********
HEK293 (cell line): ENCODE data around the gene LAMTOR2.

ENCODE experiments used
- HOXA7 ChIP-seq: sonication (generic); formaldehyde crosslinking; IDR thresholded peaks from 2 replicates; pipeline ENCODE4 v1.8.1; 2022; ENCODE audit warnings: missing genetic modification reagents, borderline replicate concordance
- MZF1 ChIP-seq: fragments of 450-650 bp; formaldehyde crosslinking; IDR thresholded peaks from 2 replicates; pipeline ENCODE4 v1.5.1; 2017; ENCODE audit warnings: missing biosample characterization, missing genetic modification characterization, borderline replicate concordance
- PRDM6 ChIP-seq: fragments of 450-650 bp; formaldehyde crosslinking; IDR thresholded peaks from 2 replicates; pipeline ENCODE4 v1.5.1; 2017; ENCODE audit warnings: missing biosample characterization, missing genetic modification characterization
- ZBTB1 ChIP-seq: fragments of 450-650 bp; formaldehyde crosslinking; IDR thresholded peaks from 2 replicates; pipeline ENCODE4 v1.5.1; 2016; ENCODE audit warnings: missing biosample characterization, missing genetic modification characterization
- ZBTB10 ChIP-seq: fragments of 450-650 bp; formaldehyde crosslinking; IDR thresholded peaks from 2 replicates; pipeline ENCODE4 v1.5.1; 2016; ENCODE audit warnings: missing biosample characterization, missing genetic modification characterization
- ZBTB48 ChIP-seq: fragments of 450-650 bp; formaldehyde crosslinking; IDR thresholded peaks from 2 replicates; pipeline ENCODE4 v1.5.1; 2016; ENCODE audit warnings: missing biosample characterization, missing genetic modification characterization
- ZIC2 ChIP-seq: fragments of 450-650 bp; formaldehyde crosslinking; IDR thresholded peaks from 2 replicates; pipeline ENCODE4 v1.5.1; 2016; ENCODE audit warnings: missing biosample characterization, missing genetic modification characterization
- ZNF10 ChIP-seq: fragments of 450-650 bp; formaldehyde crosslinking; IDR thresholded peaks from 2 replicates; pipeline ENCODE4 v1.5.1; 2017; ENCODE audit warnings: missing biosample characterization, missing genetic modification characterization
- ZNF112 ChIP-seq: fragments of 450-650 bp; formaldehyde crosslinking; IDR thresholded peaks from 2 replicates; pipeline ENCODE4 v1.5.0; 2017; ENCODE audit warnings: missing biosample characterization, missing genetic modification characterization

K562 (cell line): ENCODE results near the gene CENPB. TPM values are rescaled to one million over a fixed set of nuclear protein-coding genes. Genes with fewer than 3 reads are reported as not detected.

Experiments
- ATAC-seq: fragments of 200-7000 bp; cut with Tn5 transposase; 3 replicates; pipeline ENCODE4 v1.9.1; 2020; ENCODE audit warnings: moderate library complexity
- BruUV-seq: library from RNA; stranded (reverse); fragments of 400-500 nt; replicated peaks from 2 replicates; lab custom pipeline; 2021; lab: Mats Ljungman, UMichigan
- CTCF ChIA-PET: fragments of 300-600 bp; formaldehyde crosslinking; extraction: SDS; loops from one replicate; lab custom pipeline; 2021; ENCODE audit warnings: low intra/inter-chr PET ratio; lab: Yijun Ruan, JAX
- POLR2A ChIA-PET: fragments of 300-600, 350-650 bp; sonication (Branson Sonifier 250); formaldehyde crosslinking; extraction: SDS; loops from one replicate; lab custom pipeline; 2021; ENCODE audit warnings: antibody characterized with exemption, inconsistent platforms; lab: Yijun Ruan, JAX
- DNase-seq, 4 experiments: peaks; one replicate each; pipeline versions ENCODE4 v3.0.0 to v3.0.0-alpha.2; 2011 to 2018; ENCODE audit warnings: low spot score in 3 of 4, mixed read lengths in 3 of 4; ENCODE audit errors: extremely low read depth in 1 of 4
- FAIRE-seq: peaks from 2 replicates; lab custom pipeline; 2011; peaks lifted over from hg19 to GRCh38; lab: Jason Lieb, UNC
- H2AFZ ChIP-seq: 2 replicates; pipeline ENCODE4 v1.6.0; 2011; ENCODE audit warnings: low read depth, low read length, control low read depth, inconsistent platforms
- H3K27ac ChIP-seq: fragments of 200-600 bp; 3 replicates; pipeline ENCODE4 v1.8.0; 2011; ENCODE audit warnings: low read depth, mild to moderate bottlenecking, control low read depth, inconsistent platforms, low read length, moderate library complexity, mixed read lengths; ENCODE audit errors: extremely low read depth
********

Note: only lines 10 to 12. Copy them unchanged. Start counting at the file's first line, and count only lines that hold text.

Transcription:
- ZNF10 ChIP-seq: fragments of 450-650 bp; formaldehyde crosslinking; IDR thresholded peaks from 2 replicates; pipeline ENCODE4 v1.5.1; 2017; ENCODE audit warnings: missing biosample characterization, missing genetic modification characterization
- ZNF112 ChIP-seq: fragments of 450-650 bp; formaldehyde crosslinking; IDR thresholded peaks from 2 replicates; pipeline ENCODE4 v1.5.0; 2017; ENCODE audit warnings: missing biosample characterization, missing genetic modification characterization

K562 (cell line): ENCODE results near the gene CENPB. TPM values are rescaled to one million over a fixed set of nuclear protein-coding genes. Genes with fewer than 3 reads are reported as not detected.